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Coke's new Health Kick

Coke has launched its Health advertising campaign in Australia which is a mirror of the campaign launched earlier this year in the US. When the world leader in sugary drinks launches such a campaign it will always open itself up to cynicism.

The question that comes to mind, is Coke doing this of it’s back or are they pre-empting a change in the market?

Research on the restaurant industry in the US by the Natural Marketing Institute which segmented consumers by their attitudes about the health aspects of food may give an indication.

The study found that 17% of consumers could be classified as “well-beings,” passionate about eating healthier foods and willing to pay more for it. Another 14% are “food actives,” who want to eat better but are more price-sensitive. And 21% are “fence sitters,” who know they should make healthier choices but are busy and stressed out and need the dining outlet to make it easy for them. Together these three groups make up 52% of restaurant customers, a group too big to ignore.

Consumers are more educated than ever before and have become apt to make informed decisions. What Coke has done here is position itself as part of the solution, very smart. By displaying the calories and highlighting them in a national campaign it shows candor which also a great trust builder.

We must also remember that globally they already produce 650+ beverages so they have plenty of scope offer any consumer their product of choice.

Below is a segment from Channel 7’s Sunrise where discussed this new campaign


 The transcript from the Sunrise segment is below.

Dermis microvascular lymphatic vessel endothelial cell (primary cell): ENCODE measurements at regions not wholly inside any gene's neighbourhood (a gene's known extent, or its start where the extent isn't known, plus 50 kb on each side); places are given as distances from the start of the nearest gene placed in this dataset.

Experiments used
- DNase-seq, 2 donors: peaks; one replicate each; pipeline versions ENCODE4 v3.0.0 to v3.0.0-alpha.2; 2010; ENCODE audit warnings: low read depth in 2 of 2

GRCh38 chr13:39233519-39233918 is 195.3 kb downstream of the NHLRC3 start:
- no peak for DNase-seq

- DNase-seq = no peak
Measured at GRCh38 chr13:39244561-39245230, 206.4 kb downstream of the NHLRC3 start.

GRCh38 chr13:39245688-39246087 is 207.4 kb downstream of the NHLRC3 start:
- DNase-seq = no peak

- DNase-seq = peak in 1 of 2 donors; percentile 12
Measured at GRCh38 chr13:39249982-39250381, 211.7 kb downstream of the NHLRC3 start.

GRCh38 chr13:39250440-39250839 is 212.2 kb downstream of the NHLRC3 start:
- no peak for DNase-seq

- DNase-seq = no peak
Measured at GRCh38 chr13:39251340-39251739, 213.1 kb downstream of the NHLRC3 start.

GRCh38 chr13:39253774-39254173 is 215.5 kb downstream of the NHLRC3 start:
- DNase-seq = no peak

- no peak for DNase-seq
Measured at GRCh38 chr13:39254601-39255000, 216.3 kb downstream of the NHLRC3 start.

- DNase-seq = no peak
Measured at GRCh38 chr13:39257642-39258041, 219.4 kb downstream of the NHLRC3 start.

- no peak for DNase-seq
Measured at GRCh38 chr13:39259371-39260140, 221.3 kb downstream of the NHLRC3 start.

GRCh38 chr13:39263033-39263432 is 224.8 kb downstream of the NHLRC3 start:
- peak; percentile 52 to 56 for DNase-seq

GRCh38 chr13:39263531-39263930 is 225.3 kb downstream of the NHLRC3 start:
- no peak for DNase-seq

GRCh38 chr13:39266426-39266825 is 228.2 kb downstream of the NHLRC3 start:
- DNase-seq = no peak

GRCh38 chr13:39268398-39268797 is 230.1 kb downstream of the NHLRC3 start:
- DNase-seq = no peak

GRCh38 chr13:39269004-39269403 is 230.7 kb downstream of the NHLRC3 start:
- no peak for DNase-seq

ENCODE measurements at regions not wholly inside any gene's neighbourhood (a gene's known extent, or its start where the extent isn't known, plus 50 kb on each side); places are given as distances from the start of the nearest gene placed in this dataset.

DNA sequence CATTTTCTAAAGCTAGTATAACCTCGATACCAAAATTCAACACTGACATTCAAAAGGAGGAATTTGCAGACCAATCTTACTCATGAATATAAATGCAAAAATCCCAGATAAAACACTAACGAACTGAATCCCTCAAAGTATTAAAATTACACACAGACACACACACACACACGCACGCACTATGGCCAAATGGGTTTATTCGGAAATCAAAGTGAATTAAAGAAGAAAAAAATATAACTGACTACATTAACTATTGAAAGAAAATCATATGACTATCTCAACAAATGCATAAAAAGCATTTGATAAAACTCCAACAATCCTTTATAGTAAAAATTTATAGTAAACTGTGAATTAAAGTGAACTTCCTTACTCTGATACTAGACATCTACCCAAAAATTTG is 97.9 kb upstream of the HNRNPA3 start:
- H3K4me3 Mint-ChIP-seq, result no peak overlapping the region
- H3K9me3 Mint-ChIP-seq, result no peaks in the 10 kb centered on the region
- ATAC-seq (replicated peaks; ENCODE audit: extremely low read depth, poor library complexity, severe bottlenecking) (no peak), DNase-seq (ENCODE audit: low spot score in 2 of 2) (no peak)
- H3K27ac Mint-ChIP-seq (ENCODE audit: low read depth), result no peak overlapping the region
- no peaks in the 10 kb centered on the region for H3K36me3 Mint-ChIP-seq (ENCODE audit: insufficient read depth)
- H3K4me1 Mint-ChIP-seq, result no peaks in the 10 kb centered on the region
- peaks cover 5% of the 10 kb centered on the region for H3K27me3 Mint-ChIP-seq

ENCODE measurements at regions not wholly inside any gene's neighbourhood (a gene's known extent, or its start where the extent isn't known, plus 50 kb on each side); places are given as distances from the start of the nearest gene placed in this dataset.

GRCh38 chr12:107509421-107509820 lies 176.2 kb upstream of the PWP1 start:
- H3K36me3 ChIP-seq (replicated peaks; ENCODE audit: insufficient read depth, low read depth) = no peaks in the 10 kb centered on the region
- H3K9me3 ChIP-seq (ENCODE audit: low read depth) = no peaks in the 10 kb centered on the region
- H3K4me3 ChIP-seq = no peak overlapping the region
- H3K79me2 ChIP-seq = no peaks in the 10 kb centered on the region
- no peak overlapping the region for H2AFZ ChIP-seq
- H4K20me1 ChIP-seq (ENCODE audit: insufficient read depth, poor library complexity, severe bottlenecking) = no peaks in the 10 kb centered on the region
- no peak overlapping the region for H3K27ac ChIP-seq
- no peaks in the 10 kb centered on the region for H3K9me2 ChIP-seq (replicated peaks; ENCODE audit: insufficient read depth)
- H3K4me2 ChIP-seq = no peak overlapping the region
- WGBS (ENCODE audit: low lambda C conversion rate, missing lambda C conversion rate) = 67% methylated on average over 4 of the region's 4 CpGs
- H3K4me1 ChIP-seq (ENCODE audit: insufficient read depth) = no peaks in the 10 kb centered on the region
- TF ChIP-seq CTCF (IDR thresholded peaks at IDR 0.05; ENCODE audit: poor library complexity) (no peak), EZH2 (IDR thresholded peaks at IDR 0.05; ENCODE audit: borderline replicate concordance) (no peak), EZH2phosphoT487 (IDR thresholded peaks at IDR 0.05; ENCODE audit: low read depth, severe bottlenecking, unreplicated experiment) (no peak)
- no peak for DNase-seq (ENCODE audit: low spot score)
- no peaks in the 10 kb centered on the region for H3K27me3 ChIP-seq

Natalie Barr: Thanks very much, Koshi and Sam. It is 6:51. On to something completely different. Coca-Cola has launched a new campaign to help fight obesity.

Video audio: I believe it's our responsibility to help respond to issues that affect our communities. Today one of these issues is obesity, so we're bringing more innovation, information and choices to everyone. We're working to increase [crosstalk 00:00:26].

Natalie Barr: Now the company plans to introduce smaller cans and make it easier for customers to get lots of nutritional information. But how will it go down with consumers? How will it sell? Matthew Bywater from 4Promote is with us to discuss this campaign.

Morning to you. Now we've seen some other companies do this type of thing. Were you surprised by Coke's move?

Matthew Bywater: Yeah, not really. We've actually seen Coke actually relaunch this program in the United States back in January. And when you consider what Coke is, the world's largest beverage maker, they had to go down this line. They've got to come out and have more opportunities for people to have healthier options in their offerings. So it was something we've kind of been looking, they've actually been doing, so.

Natalie Barr: Is that really what it's about, or is it sort of to try and get us having this warm fuzzy feeling about a company that promotes something that is full of sugar and probably isn't that great for you?

Matthew Bywater: Yeah, I mean, yeah. I guess again, that's one of the downsides of their advertising campaign, it can actually polarize people> It can be quite cynical of a company that for a hundred and a quarter years of actually been pushing sugary drinks. But if you look at their offering there's over 650 brands they sell globally. So they've actually been pushing a lot of lines in the sports drinks, into a lot of waters, juices and so forth. So as part of the offering, they're not so much worried about Coca-Cola itself. It's more about being the number one beverage supplier to the world.

Natalie Barr: Okay. They're doing a good job. Matthew Bywater, thanks very much this morning. Koshi and Sam.